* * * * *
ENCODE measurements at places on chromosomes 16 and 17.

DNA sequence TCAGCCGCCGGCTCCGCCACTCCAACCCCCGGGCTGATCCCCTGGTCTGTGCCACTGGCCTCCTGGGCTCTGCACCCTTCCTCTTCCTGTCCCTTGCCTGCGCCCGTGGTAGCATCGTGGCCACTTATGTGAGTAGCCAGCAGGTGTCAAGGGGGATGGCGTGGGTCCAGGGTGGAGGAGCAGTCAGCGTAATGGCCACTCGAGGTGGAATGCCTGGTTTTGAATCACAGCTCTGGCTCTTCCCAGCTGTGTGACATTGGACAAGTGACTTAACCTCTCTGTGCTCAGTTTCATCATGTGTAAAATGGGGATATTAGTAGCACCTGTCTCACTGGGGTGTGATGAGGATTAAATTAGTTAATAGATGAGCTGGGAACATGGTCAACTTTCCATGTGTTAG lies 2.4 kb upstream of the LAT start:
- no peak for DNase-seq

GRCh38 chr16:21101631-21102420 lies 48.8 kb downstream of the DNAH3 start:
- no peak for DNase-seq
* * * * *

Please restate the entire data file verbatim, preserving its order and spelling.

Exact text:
ENCODE measurements at places on chromosomes 16 and 17.

DNA sequence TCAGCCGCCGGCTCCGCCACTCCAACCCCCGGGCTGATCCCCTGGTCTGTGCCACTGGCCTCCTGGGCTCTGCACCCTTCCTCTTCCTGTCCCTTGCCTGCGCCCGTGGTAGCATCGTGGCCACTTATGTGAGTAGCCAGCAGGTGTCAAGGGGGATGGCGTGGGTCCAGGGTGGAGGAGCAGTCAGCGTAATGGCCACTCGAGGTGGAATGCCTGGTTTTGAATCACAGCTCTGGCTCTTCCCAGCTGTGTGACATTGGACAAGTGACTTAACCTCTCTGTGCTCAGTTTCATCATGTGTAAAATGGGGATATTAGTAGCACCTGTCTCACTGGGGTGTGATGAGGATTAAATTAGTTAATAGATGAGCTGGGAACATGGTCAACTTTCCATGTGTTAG lies 2.4 kb upstream of the LAT start:
- no peak for DNase-seq

GRCh38 chr16:21101631-21102420 lies 48.8 kb downstream of the DNAH3 start:
- no peak for DNase-seq